October 2, 2014

 

Passion and confidence are essential traits for any entrepreneur, but these same qualities can also lead aspiring business owners to ruin. If entrepreneurs are too assured and optimistic, they risk losing sight of the enormity of the task they have undertaken. For instance, passionate people can believe so deeply in their business idea that they become blinded to its actual market viability. They are driven by the notion that since they would love to buy this particular product or Continue reading

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October 1, 2014

As people inevitably default on their subprime auto loans, dealers turn to a variety of ways to retain their merchandise, sometimes with hazardous consequences.

 

http://nyti.ms/1qwkB8x

 Questions:

  1. Do regulatory agencies need to clearly define when a borrower is in default?
  1. Should lenders be able to turn off a moving car?

From The New York Times

 

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September 30, 2014

In 1988, just two states allowed casino gambling. Today, New Jersey and Nevada are joined by more than 35 other states that have legalized casinos. Over the years, local governments across the nation promoted gambling as a way to generate additional tax revenue. Plenty of municipalities bought into the idea, leading to a rush of casino construction throughout the 1990s and 2000s.

Like so many other industries, business was good until the recession hit in 2008. Since then, not only Continue reading

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September 26, 2014

 

Although summer is fading, ice cream season remains in full swing for millions of sweet-toothed Americans. Last year consumers in the U.S. bought $13.7 billion worth of the dessert, an enormous number that doesn’t even include restaurant sales. And according to a recent study, 40 percent of Americans will eat ice cream in any given two-week period. Nevertheless, on the whole people consume a lot less of the cold stuff than they did 25 years ago. Back in 1989 Continue reading

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September 23, 2014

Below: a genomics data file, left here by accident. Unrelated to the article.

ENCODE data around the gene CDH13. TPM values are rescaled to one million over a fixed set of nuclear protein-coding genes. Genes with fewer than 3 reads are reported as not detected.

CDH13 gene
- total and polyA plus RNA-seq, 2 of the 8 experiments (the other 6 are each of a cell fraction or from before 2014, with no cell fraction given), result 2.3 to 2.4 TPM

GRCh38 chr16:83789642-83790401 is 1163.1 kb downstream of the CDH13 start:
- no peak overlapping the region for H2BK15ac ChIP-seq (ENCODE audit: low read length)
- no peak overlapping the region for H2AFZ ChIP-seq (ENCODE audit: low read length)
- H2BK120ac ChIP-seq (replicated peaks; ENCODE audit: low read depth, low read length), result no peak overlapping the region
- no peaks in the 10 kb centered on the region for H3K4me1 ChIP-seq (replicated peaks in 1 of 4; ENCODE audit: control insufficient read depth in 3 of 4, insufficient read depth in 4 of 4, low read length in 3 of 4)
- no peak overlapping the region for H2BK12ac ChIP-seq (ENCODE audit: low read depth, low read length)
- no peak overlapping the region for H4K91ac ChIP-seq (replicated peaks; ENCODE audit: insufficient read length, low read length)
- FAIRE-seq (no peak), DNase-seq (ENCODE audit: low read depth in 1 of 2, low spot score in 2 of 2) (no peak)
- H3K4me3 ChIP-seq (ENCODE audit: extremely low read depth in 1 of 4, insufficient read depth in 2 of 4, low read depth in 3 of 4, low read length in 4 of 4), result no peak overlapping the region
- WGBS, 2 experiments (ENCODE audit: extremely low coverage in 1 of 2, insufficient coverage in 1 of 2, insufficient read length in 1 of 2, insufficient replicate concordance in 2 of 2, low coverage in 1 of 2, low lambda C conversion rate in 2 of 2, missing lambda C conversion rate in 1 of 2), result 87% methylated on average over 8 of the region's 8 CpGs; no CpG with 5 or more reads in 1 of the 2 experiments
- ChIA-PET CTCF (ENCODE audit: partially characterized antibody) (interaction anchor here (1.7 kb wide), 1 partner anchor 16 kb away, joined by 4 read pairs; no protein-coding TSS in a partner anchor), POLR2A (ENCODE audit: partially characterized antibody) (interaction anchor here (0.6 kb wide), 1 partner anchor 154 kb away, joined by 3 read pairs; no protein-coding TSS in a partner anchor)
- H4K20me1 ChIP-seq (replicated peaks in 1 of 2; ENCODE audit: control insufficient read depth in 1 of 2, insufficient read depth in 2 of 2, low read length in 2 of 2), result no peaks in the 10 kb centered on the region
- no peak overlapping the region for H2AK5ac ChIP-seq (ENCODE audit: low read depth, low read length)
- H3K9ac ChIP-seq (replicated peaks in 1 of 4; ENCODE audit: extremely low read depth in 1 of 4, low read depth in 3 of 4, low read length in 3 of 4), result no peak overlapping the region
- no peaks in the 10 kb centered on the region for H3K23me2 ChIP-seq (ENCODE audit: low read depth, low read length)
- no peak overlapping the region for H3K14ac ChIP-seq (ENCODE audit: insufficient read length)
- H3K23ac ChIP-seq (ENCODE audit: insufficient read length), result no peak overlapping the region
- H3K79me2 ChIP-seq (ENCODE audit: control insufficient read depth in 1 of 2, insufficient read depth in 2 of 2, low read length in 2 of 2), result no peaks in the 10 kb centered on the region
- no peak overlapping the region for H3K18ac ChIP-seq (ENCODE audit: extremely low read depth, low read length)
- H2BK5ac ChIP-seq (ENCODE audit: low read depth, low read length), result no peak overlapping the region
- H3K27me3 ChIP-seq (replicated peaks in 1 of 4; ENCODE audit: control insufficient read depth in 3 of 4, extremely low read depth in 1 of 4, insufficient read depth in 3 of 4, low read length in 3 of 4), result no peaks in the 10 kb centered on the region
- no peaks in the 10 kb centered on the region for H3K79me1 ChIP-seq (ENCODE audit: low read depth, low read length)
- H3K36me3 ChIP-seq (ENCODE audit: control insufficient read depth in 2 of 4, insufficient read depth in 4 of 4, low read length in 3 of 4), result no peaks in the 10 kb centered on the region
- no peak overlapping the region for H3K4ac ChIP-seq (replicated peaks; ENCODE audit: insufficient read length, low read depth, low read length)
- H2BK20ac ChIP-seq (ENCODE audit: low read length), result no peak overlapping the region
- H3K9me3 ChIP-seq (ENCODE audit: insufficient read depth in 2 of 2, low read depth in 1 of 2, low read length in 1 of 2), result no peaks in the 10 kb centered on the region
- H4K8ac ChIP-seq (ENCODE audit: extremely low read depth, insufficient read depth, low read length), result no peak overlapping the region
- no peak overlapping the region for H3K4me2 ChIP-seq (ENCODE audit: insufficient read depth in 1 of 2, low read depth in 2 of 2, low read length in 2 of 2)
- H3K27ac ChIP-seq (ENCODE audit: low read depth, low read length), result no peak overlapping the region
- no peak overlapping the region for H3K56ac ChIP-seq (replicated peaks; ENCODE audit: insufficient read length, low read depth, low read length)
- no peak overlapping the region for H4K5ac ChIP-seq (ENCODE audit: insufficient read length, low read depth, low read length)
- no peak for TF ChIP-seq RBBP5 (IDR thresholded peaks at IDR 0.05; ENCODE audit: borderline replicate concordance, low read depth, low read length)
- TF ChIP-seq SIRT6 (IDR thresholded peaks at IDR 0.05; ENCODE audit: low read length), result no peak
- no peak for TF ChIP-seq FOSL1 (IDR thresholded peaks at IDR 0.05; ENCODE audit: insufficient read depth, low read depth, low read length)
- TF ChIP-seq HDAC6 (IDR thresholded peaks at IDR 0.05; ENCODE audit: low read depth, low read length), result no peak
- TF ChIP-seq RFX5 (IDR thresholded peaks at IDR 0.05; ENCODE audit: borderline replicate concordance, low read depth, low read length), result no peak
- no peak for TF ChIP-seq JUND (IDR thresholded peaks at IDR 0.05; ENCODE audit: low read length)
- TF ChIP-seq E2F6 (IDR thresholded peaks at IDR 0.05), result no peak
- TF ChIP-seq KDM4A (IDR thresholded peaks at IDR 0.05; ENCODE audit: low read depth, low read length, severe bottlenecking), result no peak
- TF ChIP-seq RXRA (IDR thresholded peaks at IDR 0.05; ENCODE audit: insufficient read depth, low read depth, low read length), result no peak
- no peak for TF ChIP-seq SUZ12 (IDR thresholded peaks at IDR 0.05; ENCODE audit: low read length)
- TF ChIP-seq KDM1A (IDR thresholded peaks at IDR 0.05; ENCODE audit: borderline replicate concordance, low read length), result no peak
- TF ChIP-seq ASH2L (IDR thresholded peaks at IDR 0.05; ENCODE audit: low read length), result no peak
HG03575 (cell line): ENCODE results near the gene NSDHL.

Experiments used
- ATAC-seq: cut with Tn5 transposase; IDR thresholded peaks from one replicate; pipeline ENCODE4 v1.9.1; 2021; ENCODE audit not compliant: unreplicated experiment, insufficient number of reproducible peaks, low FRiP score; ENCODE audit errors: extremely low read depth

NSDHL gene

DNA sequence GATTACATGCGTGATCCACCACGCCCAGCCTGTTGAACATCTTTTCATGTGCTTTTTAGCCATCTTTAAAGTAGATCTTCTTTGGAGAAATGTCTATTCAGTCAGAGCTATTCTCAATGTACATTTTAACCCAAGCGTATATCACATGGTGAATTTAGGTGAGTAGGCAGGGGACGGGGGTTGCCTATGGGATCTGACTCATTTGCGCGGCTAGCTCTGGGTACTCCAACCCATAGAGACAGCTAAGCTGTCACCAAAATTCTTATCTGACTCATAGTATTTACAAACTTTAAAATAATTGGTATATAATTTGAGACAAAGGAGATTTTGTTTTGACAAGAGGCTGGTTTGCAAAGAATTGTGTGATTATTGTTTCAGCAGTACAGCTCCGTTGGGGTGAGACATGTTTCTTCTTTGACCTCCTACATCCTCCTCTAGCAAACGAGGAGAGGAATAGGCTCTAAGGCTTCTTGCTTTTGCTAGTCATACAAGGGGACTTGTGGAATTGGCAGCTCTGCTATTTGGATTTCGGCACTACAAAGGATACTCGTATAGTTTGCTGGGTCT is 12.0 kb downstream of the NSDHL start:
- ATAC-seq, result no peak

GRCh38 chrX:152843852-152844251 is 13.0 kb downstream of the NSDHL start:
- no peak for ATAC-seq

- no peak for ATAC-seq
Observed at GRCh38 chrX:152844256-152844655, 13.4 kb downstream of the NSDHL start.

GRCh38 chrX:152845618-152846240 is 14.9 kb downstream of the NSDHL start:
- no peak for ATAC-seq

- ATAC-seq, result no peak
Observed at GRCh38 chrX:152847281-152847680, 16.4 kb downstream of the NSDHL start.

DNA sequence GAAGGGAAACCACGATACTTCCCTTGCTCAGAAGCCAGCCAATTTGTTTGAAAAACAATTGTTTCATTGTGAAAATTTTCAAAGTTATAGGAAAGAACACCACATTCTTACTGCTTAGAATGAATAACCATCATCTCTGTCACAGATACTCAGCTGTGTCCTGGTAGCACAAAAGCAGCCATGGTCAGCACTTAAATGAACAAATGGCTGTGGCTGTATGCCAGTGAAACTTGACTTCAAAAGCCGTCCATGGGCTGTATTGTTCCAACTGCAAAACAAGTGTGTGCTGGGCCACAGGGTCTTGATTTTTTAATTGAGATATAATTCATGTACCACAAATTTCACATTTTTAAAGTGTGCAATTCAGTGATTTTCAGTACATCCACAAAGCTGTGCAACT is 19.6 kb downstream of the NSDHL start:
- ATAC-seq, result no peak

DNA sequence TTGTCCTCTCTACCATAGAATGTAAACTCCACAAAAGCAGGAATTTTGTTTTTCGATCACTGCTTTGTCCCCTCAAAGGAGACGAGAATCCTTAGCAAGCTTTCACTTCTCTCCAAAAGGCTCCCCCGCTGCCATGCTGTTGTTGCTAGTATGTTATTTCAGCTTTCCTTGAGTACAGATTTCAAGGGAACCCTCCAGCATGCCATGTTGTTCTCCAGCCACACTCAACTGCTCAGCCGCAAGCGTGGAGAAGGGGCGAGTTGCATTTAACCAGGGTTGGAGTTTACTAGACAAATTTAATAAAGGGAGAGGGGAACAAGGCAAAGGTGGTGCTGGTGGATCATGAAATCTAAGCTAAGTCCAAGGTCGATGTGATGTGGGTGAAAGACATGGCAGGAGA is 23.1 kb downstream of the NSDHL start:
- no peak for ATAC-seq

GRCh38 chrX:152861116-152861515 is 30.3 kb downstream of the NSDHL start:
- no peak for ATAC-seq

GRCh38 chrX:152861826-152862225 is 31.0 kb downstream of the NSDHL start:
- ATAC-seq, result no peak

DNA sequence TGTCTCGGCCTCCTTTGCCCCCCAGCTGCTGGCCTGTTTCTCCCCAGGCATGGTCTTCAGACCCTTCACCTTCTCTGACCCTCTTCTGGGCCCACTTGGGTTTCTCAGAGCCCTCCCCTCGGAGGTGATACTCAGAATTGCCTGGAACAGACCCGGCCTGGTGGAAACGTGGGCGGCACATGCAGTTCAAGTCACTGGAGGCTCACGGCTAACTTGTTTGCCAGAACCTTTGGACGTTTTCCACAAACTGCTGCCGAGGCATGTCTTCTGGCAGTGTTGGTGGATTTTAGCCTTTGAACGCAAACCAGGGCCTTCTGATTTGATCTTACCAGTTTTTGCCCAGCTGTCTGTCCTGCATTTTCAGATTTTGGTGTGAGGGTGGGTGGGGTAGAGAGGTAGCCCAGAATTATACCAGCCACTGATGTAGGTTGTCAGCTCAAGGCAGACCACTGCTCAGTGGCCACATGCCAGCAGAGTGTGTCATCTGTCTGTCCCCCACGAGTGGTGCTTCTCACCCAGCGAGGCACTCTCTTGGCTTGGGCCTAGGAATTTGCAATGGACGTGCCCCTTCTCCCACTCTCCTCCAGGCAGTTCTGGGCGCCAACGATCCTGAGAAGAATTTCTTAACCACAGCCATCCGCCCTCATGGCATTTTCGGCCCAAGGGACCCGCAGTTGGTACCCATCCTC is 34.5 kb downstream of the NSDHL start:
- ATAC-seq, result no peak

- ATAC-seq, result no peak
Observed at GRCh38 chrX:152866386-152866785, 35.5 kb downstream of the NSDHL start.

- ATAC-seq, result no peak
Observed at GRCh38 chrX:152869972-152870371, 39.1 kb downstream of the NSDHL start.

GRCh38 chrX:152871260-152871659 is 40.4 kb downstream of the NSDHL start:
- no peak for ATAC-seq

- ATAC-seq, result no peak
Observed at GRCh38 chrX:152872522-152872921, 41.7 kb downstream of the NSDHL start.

In the 1950s, more than 150 television manufacturers called the U.S. home. Today, not even component parts for TVs are produced on American soil. Still, that hasn’t stopped Wal-Mart from slapping “Assembled in the USA” stickers onto many flat screen TVs stocked in its stores. That’s because the company buys the televisions from South Carolina’s Element Electronics Corporation, which imports all their items from China.

That doesn’t mean Element is simply a middleman operation though. TVs that arrive at the Continue reading

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September 20, 2014

Although many Americans make sure to recycle their plastic bottles and aluminum cans, they’re less careful to do so with their more functional possessions. Ninety percent of the nation’s mobile devices get thrown in the trash rather than the recycling bin. The gadgets are joined there by 40 percent of the food produced each year in the U.S., along with the 12 million tons of textiles that get tossed annually.

Over the last few years, a number of new companies Continue reading

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September 17, 2014

Although nothing in business is a sure thing, few industries are more volatile than apparel retail. In this unpredictable world, it can be almost impossible to guarantee success for a brand. For instance, Target and Kmart spent years dueling for dominance until the former won out with its more upscale marketing. However, long-term prosperity grants no safety net. Abercrombie & Fitch ruled the preppy clothing market for more than a decade, but now sales are falling as younger consumers view Continue reading

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September 15, 2014

In order to attract cash-strapped buyers, more auto dealers are offering sub-prime loans on vehicles for people with poor credit. This video and the one below document the potential dangers of this financing practice.

 

http://nyti.ms/1lgctaY 

Questions:

  1. What are the major advantages and disadvantages of sub-prime lending?
  1. Are investors in bundled sub-prime car loans taking on significant risk?

From The New York Times

 

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September 14, 2014

Last year the retail chain Staples signed a contract to become the State of New York’s official office-supplies vendor, which looked like quite a coup at the time. After all, the agreement put Staples in direct contact with city halls, schools, police departments and charities across the state. In fact, the company was so desperate to tap this lucrative market that it pledged to sell a number of products for just a penny apiece. While this bold promise helped Staples Continue reading

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September 10, 2014

Walmart became the largest retail chain in the U.S. by offering customers the same low prices every day. As it expanded globally, however, the company found out that not every culture responds to this pricing strategy. For instance, Walmart has had a hard time winning over Brazilian consumers despite opening 550 stores in nearly 200 cities. That’s because most people in the large South American nation are happy to hunt for the best deals at a variety of stores rather Continue reading

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